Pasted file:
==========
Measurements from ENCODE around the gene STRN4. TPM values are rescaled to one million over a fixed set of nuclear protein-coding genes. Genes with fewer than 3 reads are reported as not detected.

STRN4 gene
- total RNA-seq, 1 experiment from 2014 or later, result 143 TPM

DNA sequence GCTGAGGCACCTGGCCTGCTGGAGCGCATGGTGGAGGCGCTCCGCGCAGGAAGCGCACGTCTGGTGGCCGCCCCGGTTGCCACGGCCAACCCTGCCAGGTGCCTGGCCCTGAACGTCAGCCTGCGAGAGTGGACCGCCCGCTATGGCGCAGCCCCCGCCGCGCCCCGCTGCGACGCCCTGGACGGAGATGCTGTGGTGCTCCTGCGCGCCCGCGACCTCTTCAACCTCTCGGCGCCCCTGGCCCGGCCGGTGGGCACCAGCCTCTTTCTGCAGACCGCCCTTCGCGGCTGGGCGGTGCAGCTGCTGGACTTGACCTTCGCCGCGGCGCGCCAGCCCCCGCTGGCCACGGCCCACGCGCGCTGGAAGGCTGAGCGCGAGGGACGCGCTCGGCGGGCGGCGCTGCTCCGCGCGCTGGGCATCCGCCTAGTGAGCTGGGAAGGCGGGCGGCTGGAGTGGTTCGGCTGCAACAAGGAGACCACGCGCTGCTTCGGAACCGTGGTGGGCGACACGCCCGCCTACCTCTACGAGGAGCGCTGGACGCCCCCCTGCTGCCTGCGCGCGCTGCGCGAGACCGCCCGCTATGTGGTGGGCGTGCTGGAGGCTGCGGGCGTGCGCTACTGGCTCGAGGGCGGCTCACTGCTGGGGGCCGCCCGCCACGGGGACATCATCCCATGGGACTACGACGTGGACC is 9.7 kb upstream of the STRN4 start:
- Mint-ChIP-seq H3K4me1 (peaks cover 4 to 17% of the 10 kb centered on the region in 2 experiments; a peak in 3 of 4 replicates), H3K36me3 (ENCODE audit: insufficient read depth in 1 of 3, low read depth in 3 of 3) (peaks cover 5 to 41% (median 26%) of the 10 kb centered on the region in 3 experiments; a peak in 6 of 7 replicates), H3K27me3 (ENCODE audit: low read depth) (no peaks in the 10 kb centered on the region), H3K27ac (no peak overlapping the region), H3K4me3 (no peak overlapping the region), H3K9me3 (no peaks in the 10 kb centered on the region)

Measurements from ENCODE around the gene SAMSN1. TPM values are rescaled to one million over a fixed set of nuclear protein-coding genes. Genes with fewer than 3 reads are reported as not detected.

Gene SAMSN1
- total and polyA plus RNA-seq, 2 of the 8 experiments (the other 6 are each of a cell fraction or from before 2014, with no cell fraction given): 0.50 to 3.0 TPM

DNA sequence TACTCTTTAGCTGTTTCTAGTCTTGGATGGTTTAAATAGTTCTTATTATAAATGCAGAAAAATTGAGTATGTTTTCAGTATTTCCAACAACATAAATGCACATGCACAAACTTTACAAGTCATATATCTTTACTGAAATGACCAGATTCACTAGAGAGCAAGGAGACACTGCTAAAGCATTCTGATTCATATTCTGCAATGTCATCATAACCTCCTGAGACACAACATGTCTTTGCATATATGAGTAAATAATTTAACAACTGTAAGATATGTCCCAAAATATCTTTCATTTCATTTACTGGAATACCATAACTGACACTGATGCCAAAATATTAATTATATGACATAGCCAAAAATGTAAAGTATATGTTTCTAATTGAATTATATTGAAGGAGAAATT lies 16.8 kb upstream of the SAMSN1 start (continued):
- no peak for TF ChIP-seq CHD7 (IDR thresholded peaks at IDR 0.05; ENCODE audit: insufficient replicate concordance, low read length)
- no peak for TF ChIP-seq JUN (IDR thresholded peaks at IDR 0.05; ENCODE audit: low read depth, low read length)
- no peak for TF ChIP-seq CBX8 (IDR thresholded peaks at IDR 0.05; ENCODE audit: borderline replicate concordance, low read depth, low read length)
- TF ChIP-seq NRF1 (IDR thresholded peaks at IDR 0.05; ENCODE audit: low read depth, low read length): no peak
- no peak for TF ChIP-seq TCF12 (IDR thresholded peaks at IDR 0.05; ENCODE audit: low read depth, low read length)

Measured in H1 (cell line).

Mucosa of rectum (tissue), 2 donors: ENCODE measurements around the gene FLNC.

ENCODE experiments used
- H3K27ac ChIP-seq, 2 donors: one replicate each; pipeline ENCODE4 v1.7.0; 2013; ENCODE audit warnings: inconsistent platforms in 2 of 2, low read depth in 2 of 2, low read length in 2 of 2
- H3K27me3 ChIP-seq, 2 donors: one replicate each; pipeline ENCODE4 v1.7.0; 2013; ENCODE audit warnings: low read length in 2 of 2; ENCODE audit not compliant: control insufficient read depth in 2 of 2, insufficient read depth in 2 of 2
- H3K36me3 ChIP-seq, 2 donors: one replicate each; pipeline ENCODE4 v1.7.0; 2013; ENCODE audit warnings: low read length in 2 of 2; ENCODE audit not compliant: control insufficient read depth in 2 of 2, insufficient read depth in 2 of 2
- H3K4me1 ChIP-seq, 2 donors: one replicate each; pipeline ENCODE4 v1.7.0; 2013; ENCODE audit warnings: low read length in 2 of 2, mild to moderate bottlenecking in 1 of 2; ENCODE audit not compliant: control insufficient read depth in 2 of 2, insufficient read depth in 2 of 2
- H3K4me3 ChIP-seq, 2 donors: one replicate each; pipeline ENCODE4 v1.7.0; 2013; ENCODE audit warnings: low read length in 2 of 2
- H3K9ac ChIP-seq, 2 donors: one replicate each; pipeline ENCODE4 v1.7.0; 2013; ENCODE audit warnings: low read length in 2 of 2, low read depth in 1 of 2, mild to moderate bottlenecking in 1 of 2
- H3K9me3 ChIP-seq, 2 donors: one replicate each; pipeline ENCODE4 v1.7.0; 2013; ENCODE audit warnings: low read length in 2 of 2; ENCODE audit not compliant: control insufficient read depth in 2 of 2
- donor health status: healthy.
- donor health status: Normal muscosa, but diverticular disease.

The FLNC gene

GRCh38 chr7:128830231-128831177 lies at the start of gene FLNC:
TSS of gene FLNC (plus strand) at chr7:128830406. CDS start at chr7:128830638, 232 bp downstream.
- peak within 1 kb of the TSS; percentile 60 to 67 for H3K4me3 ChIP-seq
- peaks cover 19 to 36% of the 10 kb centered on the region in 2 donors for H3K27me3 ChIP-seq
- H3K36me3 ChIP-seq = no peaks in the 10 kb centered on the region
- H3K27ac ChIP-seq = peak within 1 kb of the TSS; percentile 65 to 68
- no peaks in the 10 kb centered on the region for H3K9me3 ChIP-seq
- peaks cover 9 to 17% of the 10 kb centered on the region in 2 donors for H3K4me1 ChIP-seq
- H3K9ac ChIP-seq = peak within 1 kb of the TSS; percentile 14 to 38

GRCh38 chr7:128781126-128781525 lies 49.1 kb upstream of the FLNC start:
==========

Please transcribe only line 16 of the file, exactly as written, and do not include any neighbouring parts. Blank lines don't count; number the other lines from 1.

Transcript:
Mucosa of rectum (tissue), 2 donors: ENCODE measurements around the gene FLNC.